RBC's housing affordability measure for the benchmark detached bungalow in Canada's largest cities is as follows: Vancouver 82.1 per cent (up 2.2 percentage points from the previous quarter); Toronto 54.5 per cent (up 0.5 percentage points); Montreal 38.1 (down 0.7 percentage points); Ottawa 37.1 (up 0.5 percentage points); Edmonton 34.0 (up 1.8 percentage points); Calgary 33.0 (unchanged).
The RBC Housing Affordability Measure, which has been compiled since 1985, is based on the costs of owning a detached bungalow (a reasonable property benchmark for the housing market in Canada) at market value. Alternative housing types are also presented, including a standard two-storey home and a standard condominium apartment. The higher the reading, the more difficult it is to afford a home at market values. For example, an affordability reading of 50 per cent means that homeownership costs, including mortgage payments, utilities and property taxes, would take up 50 per cent of a typical household's monthly pre-tax income.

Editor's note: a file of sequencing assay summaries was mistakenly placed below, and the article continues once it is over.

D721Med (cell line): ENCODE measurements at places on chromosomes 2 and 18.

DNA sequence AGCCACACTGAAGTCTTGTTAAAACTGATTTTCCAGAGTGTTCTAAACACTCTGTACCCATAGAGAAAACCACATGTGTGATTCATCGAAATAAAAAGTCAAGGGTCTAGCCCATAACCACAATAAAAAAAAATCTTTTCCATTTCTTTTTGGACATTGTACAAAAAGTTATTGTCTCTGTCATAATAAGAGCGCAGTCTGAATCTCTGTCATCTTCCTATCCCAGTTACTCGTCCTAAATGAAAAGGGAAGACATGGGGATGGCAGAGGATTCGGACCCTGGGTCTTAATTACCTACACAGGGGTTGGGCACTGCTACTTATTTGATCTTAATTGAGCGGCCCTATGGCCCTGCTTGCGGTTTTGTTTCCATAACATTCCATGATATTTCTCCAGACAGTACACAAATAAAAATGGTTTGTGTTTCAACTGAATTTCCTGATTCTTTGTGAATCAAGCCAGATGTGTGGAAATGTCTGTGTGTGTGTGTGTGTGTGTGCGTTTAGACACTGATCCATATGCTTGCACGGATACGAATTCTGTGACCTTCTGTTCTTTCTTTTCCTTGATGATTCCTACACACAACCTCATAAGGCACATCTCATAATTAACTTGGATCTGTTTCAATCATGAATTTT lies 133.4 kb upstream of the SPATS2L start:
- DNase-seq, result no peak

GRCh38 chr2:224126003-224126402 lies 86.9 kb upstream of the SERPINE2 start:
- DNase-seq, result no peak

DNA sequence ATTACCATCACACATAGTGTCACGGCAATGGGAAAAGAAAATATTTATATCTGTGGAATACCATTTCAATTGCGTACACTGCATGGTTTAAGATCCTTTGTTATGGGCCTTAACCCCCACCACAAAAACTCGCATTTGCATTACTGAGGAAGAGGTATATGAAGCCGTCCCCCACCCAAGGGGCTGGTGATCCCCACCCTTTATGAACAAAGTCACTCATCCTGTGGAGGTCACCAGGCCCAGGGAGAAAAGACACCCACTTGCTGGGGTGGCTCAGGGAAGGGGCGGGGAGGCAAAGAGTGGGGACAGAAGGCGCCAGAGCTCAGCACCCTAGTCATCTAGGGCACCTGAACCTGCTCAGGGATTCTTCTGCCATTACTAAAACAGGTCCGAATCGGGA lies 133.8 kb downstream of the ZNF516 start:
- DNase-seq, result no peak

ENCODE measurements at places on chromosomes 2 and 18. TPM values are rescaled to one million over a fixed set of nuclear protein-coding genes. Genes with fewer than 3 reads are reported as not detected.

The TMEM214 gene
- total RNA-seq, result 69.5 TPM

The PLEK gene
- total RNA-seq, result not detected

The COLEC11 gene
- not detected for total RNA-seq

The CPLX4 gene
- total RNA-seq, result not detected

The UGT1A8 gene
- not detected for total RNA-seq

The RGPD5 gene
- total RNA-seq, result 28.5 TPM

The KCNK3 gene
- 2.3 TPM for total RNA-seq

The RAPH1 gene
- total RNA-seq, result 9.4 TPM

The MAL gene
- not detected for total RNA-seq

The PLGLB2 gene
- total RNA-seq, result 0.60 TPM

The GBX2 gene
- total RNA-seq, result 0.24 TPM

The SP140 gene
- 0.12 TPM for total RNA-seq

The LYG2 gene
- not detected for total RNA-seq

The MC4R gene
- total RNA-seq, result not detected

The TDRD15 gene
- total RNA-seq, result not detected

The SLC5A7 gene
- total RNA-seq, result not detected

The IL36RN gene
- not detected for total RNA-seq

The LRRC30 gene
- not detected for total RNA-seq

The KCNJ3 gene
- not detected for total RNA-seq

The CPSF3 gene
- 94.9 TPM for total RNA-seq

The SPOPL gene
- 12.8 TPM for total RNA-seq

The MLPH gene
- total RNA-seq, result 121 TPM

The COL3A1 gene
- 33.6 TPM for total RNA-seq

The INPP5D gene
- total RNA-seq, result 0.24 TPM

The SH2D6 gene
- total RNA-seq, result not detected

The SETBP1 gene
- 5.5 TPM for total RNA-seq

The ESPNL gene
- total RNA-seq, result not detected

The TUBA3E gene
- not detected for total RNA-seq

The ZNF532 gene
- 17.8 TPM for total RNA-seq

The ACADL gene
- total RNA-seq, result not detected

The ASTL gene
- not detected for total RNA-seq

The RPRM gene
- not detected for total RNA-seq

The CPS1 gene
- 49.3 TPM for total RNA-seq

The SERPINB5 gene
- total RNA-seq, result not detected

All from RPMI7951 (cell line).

Highlights from across Canada:
- British Columbia: affordability takes one step back
Homeownership of single-family homes in the province became less affordable in the second quarter of 2013 amid a surge in resale activity since early spring following a near two-year long cooling stretch. RBC measures rose by 1.1 percentage points for bungalows, by 0.8 percentage points for two-storey homes, and by only 0.1 percentage points for condominiums.
- Alberta: homeownership remains relatively affordable